The free, ad-supported offering inlcudes local, location-based content as well as 20 national networks, including Cheddar (finance), Buzzr (game shows), Stadium (sports) and CONtv (Comic-Con) and the family-friendly Dove Channel. STIRR is launching on iOS and Android devices, Amazon FireTV, Apple TV, Roku and via its website.
Stirr has also developed original channel for movies, sports, lifestyle and city content. The streaming service plans to add new linear networks each month, growing to more than 50 by the end of this year.
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Local channel Stirr City offers 24/7 programming tailored to where a viewer lives. Its content mix will include live local news, local and regional sports, entertainment and city-focused lifestyle programming, all of it generated by the local Sinclair station.
For several years, local TV stations have been buffeted by massive viewing shifts and cord-cutting, with a host of industry and technological hurdles standing in the way of full over-the-top streaming of local signals. Sinclair and other station groups have long agitated for regulations established in the 20th Century to be eased, giving broadcasters a fair chance to compete with tech rivals.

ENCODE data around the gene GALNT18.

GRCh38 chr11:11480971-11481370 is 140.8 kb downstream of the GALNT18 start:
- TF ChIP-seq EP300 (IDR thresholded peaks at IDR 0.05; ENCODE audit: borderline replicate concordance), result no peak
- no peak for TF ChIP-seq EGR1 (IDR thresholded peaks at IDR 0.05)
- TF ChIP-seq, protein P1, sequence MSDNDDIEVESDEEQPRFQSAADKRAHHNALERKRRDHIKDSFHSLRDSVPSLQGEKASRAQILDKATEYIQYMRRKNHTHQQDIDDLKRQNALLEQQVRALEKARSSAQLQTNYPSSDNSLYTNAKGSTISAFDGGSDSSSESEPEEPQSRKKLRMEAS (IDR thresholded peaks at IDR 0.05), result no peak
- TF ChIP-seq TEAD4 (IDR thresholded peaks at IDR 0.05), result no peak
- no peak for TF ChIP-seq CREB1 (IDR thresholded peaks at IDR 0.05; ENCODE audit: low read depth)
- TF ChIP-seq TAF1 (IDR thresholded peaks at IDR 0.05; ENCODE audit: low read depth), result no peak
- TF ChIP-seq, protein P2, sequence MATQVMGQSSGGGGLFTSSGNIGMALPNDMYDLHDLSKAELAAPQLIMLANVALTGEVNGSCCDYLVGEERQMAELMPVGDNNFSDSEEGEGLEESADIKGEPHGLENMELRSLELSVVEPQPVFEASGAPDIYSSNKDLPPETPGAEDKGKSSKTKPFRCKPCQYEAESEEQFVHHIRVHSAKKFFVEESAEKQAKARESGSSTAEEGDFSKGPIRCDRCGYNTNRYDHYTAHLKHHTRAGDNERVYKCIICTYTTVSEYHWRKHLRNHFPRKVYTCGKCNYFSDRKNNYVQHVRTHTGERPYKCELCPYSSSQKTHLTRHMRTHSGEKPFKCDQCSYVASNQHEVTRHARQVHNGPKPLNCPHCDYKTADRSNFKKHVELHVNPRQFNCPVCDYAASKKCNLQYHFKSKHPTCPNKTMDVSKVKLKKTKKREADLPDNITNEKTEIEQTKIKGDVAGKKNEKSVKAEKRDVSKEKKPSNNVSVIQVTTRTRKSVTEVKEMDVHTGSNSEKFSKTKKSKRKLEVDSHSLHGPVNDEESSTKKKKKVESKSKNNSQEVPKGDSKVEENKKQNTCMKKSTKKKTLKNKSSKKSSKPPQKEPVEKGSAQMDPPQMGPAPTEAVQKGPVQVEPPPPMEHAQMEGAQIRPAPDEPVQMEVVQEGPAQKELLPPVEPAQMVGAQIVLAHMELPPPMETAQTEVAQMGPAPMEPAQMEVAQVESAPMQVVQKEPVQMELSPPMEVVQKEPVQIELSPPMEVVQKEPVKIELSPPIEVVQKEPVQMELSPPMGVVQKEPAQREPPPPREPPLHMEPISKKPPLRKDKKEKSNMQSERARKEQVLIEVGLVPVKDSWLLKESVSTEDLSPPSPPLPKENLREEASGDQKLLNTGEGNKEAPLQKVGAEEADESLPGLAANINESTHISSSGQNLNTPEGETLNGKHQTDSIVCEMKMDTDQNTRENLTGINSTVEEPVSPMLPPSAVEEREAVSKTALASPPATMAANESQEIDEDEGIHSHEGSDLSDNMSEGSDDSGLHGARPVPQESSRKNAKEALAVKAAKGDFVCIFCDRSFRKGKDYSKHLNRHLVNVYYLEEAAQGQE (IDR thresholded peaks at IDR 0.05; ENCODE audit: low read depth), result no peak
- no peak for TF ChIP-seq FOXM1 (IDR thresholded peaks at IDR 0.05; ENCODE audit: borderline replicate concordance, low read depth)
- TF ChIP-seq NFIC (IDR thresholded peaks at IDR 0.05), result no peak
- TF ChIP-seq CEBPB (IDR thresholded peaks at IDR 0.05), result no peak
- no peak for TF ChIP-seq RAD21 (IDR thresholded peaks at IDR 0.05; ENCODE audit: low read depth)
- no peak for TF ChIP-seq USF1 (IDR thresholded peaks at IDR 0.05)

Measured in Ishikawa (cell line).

“We are entering a new era of broadcast television and our number one priority at Sinclair is to help advance the industry and increase access to broadcast content in the midst of a digital age,” said Sinclair CEO Christopher Ripley. “With the launch of STIRR, we intend to offer audiences an easy, convenient and free way to watch live local and national channels, as well as access a deep selection of on-demand programming.”
Sinclair has steadily acquired station assets to emerge this decade as the largest station owner in America. It also has national properties such as the Tennis Channel and digital assets such as the streaming news channel Circa. The company is also seen as a top bidder for Fox’s regional sports networks, which Disney must divest as a condition of regulators’ OK of its Fox deal.
Nexstar’s pending deal to acquire Tribune Media would make it the No. 1 local TV station owner, if regulators approve the merger. Sinclair’s deal to acquire Tribune was rebuffed by the FCC last summer, more than a year after it was initially proposed.
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